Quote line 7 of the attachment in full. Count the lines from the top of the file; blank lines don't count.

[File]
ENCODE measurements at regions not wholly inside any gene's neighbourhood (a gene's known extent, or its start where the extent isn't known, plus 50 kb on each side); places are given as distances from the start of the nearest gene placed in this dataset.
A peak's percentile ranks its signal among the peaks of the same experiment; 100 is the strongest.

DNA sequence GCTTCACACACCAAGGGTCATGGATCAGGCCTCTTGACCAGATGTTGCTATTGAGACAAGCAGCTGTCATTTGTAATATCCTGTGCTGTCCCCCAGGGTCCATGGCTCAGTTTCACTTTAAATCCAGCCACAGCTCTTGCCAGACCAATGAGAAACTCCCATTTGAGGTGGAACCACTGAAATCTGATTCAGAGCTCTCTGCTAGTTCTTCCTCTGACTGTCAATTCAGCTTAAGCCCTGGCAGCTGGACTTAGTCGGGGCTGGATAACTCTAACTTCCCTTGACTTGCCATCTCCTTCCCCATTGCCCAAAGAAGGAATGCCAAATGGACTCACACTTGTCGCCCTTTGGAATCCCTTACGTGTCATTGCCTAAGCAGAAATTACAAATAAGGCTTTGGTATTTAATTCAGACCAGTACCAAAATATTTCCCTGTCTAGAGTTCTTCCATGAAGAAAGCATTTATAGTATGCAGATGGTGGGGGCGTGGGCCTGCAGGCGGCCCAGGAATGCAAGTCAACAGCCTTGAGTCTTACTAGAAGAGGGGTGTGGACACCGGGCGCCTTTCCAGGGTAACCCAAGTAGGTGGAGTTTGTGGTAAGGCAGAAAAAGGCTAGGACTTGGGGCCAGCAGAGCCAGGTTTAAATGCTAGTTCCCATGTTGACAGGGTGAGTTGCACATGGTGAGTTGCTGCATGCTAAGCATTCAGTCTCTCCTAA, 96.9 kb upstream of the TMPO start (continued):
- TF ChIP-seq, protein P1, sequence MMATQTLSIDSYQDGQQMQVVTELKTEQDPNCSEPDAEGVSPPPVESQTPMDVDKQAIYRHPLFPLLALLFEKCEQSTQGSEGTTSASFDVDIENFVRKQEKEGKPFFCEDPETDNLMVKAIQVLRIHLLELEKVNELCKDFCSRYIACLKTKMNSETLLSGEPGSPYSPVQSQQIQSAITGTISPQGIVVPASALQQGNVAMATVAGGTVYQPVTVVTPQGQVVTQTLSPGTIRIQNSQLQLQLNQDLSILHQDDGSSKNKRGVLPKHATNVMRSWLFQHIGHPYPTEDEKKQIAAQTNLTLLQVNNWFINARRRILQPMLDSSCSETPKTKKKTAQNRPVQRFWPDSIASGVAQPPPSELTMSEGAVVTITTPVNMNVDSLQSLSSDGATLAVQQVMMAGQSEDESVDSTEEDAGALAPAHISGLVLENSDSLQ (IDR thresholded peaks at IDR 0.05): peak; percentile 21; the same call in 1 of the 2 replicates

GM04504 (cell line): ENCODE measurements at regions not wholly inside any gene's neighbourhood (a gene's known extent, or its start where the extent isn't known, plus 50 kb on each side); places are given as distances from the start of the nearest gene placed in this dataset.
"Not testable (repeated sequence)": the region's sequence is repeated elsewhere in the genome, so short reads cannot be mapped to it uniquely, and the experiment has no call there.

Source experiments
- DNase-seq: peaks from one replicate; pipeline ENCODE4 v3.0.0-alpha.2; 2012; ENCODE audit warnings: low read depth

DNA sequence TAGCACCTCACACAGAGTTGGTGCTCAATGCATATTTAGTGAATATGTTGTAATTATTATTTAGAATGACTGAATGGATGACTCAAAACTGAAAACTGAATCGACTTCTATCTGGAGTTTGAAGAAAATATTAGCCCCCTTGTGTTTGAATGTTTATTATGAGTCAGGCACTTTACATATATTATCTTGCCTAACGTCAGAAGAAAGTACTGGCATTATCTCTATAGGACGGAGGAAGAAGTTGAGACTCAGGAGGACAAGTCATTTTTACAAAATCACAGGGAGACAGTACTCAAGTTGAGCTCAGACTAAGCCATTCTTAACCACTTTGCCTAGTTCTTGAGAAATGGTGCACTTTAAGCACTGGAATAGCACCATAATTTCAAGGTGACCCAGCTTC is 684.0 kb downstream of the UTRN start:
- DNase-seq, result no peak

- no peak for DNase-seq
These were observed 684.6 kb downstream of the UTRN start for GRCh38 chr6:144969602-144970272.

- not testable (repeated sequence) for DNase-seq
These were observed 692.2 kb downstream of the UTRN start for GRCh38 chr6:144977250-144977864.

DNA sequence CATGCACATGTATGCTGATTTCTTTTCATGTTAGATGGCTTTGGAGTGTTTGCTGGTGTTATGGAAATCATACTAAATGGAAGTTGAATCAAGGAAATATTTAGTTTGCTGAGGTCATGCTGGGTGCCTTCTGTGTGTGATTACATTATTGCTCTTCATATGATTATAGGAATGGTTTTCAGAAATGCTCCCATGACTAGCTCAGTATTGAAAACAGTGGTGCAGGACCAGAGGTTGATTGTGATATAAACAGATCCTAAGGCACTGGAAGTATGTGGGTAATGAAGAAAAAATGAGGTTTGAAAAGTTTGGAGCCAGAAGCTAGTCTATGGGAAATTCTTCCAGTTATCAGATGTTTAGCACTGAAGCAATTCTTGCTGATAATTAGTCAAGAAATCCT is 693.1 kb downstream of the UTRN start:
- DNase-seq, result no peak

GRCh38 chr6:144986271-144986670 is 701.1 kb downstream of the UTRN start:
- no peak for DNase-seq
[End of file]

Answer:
Source experiments